Raised as a slave, escaped prisoner tells his story
Born in a North Korean prison camp, Shin In Guen was destined to live as a slave. But, despite great suffering, he escaped – the first person ever to do so. Now, a new book tells his story.
Shin In Guen was born to be a prisoner. His parents were inmates of North Korea’s notorious Camp 14, a huge prison valley, about thirty miles end to end, which held 15,000 people considered to be enemies of the country’s communist regime. Shin was born inside the wire.
But the boy defied his destiny. Through luck, courage and determination, he escaped his prison, and his country. In Escape From Camp 14, to be published later this month by Mantle Books, journalist Blaine Harden tells his extraordinary story.
It starts with an execution. Shin was four years old as he watched a fellow prisoner being shot for breaking the camp rules. This is what you get, the inmates were told, for rejecting the generosity of the government, which has given you this second chance at a virtuous life.
But in fact, Camp 14 was no place for second chances. Forced to work long hours in dangerous conditions with little food or rest, prisoners died fast. Shin, and the other children born within the wire, suffered like the rest, eating rats to survive. During a search one day at the primitive school, a girl was found with five kernels of corn hidden in her pocket. In front of the class, the teacher beat her to death.
All the children were trained to obey and to believe in the strict discipline of the camp. When Shin heard his mother and brother one day, plotting to escape, he knew exactly what he ought to do: he told the guards.
The fugitives were quickly tracked down: but Shin’s part in their capture was forgotten. Along with his father, he was tortured brutally, just for having been part of the same family as the attempted escapees. At last, close to death, covered in burns and infected sores, he was taken outside to watch his mother and brother executed. At the time, he remembered, he thought they deserved it.
It was only years later, with the help of an inmate who had seen the outside world, that Shin decided to make his getaway. His companion was killed crossing the electric fence, but Shin was able to use the dead body as a bridge to cross the wire. Hiding in the woods, stealing and begging food, he finally managed to sneak across the Chinese border to safety.
Shin still bears the marks of torture on his body – but worse scars are in his mind. He blames himself for the things he did – the things he was forced to do in order to survive. He betrayed his mother. He left his father to die. Does he deserve to have made it out, when so many others did not?
This sort of survivors’ guilt is common, say psychologists, but no one could hold him responsible for the way he acted inside the prison. Labour camps and torture do more than just destroy the body – they distort the soul. The depraved North Korean system must bear all the blame.
- How far would you go to survive, if you were in a prison camp?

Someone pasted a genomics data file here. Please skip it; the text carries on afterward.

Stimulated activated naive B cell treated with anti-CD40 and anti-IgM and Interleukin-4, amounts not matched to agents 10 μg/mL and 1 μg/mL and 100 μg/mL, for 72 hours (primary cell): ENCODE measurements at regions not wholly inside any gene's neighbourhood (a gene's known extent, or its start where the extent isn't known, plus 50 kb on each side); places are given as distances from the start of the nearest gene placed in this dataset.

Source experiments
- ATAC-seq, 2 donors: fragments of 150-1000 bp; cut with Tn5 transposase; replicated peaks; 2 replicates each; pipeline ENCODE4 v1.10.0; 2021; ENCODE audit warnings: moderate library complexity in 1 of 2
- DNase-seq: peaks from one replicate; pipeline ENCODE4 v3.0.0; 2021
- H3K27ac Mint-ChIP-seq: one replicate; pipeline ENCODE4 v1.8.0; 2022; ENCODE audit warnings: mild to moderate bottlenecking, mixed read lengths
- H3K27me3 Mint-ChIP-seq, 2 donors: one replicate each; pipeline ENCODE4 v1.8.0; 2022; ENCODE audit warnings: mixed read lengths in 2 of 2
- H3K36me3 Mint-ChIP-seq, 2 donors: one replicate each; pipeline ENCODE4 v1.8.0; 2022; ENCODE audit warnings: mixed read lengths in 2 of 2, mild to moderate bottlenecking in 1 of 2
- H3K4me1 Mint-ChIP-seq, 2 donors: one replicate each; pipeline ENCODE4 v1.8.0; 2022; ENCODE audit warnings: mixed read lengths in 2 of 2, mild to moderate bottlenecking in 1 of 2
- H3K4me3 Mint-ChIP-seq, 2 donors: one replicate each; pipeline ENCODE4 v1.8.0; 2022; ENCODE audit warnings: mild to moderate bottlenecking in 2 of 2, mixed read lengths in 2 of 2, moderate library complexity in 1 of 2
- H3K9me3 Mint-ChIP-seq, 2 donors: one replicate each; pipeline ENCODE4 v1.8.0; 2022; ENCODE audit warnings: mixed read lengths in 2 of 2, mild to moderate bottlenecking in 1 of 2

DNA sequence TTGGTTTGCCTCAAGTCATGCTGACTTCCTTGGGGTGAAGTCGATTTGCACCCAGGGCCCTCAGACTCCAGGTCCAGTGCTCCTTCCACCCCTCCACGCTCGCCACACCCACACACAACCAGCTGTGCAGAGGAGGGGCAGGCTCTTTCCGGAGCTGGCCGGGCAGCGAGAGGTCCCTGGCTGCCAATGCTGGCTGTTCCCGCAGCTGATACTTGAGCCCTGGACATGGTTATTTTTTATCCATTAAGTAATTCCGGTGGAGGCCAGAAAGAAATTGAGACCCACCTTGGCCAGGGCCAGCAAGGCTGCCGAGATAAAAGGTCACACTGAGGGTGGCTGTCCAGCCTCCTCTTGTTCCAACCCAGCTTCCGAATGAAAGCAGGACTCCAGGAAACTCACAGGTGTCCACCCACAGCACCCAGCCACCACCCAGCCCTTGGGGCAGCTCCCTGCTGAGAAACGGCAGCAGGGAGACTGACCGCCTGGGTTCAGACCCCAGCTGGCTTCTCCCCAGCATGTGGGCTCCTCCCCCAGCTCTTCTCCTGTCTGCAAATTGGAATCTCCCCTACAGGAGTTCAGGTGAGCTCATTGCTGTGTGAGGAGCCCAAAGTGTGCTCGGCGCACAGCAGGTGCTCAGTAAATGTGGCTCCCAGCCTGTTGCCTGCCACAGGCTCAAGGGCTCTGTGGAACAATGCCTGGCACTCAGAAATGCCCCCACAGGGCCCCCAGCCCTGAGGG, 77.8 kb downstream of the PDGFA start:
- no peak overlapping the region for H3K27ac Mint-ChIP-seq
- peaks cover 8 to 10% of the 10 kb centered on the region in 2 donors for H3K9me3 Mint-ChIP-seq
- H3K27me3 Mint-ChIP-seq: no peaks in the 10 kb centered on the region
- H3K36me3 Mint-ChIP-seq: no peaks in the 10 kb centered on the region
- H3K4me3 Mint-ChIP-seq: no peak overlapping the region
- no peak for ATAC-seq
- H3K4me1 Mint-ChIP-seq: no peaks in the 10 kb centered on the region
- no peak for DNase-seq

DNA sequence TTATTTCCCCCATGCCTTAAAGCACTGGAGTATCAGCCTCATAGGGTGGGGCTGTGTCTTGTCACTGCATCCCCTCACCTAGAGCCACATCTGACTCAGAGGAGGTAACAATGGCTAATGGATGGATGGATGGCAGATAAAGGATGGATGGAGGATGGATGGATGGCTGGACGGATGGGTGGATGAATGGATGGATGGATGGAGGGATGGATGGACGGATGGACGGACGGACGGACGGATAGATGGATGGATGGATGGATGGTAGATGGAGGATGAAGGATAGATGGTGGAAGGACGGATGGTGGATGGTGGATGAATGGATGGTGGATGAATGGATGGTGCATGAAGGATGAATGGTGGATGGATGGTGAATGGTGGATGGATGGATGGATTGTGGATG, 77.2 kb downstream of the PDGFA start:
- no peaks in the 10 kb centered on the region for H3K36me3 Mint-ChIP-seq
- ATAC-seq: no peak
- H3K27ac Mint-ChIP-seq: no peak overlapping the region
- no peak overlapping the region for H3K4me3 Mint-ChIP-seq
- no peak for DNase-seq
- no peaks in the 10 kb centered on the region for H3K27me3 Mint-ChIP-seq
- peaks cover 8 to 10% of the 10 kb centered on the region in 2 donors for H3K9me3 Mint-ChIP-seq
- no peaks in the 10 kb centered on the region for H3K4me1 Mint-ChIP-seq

- There are 15,000 people in Camp 14. Why do you think they don’t stage a rebellion?
- What would you say to Shin In Guen? Write a letter you might send to him having read some of his story.
- What is the world’s most notorious prison? Choose and research a candidate for the title and write a short guide to the place, explaining why it is the world’s worst.
Some People Say...
“Worse than breaking a person’s body is to break a person’s soul.”
What do you think?
Q & A
- Well – I’m glad I don’t live in North Korea!
- So you should be. Life there is very hard. But Shin’s story isn’t just about North Korea. It reveals important truths about the human mind.
- Such as?
- It’s surprisingly easy to build a system where people will behave with a shocking lack of humanity towards each other. The rules of good behaviour can be remarkably quick to break down.
- The famous example of this is the Stanford Prison Experiment, where test subjects were randomly divided into prisoners and guards. Soon, the guards started abusing the prisoners, even though both sides knew no crime had been committed. The experiment had to be called off.
- North Korea
- North Korea has been under communist rule since the end of the Second World War, when the Korean Peninsula was divided into North and South by Soviet Russia and the USA. While South Korea is one of the world’s richest democracies, North Korea remains trapped under a Stalinist regime. Most people in the country live in extreme poverty.
- Chinese border
- The border between North Korea and South Korea is heavily guarded so most refugees from the country escape through China, crossing the rivers that divide the two countries when they freeze in winter, or in small boats in summer. They then face a long and dangerous journey into South East Asia before they can find passage to South Korea, which will grant them asylum.
- Left his father to die
- Shin does not know what happened to his father, a man who he barely knew. It is likely, however, that the father will have been made to suffer for his son’s escape.
- Survivors’ guilt
- Survivors’ guilt was first noticed in 1960s among Jews who had survived Nazi concentration camps. Camp survivors showed high rates of depression and suicide, and a tendency to blame themselves for surviving when so many others died.